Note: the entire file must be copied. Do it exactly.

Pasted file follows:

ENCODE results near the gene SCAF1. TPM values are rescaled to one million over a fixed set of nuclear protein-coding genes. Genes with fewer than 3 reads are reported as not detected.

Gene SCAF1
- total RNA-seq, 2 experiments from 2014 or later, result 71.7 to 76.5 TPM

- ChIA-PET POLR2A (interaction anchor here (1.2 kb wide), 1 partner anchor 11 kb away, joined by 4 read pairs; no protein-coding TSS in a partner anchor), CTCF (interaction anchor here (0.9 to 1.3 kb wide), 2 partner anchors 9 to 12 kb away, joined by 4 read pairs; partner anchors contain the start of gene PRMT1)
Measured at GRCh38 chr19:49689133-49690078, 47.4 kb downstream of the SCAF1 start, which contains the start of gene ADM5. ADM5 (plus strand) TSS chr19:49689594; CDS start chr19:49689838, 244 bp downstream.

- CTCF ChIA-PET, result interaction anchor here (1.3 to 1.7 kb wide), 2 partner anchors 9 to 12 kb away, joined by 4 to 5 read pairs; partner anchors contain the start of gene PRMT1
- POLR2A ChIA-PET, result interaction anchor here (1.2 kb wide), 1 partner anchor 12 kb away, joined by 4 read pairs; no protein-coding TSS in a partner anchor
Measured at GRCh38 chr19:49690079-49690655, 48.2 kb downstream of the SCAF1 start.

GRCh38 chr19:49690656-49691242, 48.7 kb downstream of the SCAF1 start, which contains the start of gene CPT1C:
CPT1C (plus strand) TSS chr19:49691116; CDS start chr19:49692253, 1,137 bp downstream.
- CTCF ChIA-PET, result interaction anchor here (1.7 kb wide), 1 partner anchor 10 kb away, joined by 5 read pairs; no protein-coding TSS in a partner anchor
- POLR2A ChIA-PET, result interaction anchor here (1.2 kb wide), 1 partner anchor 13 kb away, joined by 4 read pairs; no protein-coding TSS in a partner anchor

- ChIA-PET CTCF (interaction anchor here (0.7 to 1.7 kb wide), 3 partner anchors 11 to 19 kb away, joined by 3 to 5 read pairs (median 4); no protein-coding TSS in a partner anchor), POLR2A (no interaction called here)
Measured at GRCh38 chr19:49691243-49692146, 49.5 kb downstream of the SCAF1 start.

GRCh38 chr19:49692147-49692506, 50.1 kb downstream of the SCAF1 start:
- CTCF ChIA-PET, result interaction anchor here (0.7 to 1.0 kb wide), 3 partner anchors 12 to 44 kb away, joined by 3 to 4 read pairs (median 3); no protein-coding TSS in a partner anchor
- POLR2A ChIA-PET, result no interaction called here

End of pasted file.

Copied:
ENCODE results near the gene SCAF1. TPM values are rescaled to one million over a fixed set of nuclear protein-coding genes. Genes with fewer than 3 reads are reported as not detected.

Gene SCAF1
- total RNA-seq, 2 experiments from 2014 or later, result 71.7 to 76.5 TPM

- ChIA-PET POLR2A (interaction anchor here (1.2 kb wide), 1 partner anchor 11 kb away, joined by 4 read pairs; no protein-coding TSS in a partner anchor), CTCF (interaction anchor here (0.9 to 1.3 kb wide), 2 partner anchors 9 to 12 kb away, joined by 4 read pairs; partner anchors contain the start of gene PRMT1)
Measured at GRCh38 chr19:49689133-49690078, 47.4 kb downstream of the SCAF1 start, which contains the start of gene ADM5. ADM5 (plus strand) TSS chr19:49689594; CDS start chr19:49689838, 244 bp downstream.

- CTCF ChIA-PET, result interaction anchor here (1.3 to 1.7 kb wide), 2 partner anchors 9 to 12 kb away, joined by 4 to 5 read pairs; partner anchors contain the start of gene PRMT1
- POLR2A ChIA-PET, result interaction anchor here (1.2 kb wide), 1 partner anchor 12 kb away, joined by 4 read pairs; no protein-coding TSS in a partner anchor
Measured at GRCh38 chr19:49690079-49690655, 48.2 kb downstream of the SCAF1 start.

GRCh38 chr19:49690656-49691242, 48.7 kb downstream of the SCAF1 start, which contains the start of gene CPT1C:
CPT1C (plus strand) TSS chr19:49691116; CDS start chr19:49692253, 1,137 bp downstream.
- CTCF ChIA-PET, result interaction anchor here (1.7 kb wide), 1 partner anchor 10 kb away, joined by 5 read pairs; no protein-coding TSS in a partner anchor
- POLR2A ChIA-PET, result interaction anchor here (1.2 kb wide), 1 partner anchor 13 kb away, joined by 4 read pairs; no protein-coding TSS in a partner anchor

- ChIA-PET CTCF (interaction anchor here (0.7 to 1.7 kb wide), 3 partner anchors 11 to 19 kb away, joined by 3 to 5 read pairs (median 4); no protein-coding TSS in a partner anchor), POLR2A (no interaction called here)
Measured at GRCh38 chr19:49691243-49692146, 49.5 kb downstream of the SCAF1 start.

GRCh38 chr19:49692147-49692506, 50.1 kb downstream of the SCAF1 start:
- CTCF ChIA-PET, result interaction anchor here (0.7 to 1.0 kb wide), 3 partner anchors 12 to 44 kb away, joined by 3 to 4 read pairs (median 3); no protein-coding TSS in a partner anchor
- POLR2A ChIA-PET, result no interaction called here